Akbank TAS, the Turkish bank part-owned by Citigroup Inc., reported a 20 percent slide in profit in the fourth quarter, which missed all analysts’ estimates, as interest income fell and it made a loss from trading. The shares slumped the most this month.
Net income at Akbank, Turkey’s second biggest listed bank by market value, dropped to 551 million liras ($313 million) from 690 million liras in the fourth quarter of 2010, when subtracting full-year earnings reported to the Istanbul Stock Exchange today from nine-month profit made earlier. That was less than all 13 estimates in a Bloomberg survey, which averaged 635.8 million liras.
“I was disappointed with these results,” Cihan Saraoglu, an analyst at UniCredit SpA, said in a telephone interview. “The fall in profit comes from the trading line” and a decline in revenue from interest, he said.
Akbank is among Turkish banks trying to boost profit after the central bank tightened monetary policy by lending at higher rates than the benchmark 5.75 percent one-week repo rate and curbed loan growth that accelerated to almost 40 percent in the first half of 2011. Banks also had to deal with the impact of an 18 percent slide in the lira last year, the biggest fall among global currencies tracked by Bloomberg. The currency has gained 7.1 percent in 2012.
Net interest income decreased an annual 6.6 percent to 3.99 billion liras last year, Akbank told the bourse. The bank made a loss of 119.2 million liras from trading in 2011 compared with a profit of 32.9 million liras the previous year, it said.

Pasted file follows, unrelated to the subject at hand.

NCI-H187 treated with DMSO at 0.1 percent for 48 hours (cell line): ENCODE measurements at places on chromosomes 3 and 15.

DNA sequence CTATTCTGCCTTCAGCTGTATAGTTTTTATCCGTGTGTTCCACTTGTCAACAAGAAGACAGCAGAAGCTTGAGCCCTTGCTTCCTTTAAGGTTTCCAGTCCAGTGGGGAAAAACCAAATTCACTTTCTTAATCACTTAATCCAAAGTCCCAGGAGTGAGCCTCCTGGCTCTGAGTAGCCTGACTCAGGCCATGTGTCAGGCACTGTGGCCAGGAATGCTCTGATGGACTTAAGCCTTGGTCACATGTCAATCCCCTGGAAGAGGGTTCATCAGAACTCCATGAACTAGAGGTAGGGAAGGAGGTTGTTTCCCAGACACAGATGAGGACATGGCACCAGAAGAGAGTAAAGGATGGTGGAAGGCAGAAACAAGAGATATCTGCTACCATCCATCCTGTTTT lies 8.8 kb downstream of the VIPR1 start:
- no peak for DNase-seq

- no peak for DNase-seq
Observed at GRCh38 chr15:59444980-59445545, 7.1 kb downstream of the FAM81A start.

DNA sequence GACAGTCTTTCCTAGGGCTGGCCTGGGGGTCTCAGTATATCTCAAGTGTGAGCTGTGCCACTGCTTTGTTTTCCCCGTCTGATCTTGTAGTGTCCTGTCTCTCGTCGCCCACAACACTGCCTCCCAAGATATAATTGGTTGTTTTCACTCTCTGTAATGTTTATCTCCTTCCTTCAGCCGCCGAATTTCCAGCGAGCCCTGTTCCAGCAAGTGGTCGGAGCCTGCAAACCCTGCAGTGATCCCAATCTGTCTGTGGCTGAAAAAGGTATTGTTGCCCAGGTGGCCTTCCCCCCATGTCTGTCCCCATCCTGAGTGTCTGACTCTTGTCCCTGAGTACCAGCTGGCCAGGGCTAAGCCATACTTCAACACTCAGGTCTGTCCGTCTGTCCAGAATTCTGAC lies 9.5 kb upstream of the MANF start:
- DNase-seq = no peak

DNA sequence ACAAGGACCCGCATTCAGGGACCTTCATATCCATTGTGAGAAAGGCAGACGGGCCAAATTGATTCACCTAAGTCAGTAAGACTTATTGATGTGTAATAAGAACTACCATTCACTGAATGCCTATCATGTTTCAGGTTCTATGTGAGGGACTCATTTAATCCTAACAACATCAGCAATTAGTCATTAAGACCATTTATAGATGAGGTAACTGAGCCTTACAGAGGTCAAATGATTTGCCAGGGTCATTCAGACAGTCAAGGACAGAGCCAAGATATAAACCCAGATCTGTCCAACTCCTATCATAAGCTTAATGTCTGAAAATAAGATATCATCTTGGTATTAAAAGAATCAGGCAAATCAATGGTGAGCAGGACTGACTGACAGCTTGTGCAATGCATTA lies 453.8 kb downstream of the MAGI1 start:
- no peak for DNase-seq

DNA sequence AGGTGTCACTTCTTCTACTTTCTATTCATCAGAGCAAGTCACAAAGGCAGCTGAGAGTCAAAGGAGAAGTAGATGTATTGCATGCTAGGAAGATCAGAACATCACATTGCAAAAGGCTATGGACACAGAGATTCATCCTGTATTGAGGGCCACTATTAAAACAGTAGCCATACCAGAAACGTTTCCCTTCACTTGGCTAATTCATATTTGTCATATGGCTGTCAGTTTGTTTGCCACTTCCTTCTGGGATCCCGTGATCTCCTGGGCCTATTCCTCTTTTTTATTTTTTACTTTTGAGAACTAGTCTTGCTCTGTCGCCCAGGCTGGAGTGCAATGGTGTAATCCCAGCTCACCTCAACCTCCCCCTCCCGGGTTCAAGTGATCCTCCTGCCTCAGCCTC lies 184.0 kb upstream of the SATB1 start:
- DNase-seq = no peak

Akbank fell as much as 4 percent on the Istanbul Stock Exchange, the biggest drop since Jan. 31, after rising before the earnings were released. The price fell 3.1 percent to 6.82 liras at 5:30 p.m., crimping gains this year to 13 percent.
Concern that Akbank is trading at a premium prompted UBS AG to lower the company to “sell” from “neutral” on Jan. 20. Of 33 analysts, one recommends buying Akbank, 16 say investors should hold the share and 16 say sell, according to Bloomberg data. Akbank trades at 1.52 times book value compared with 1.63 for the benchmark MSCI emerging markets bank index.
Ates Buldur, analyst at Credit Suisse Securities in Istanbul, said Akbank also lowered provisioning for non-performing loans from 100 percent, a move he said might “disappoint the market.” The company will perform better in the first quarter of this year after the lira reversed last year’s losses, he said.
“I expect the initial market reaction to be negative but it will be short-lived,” Buldur said. “The trading loss comes from the bank’s lira and foreign exchange swap. When the lira appreciates in the first quarter, this trend will be reversed.”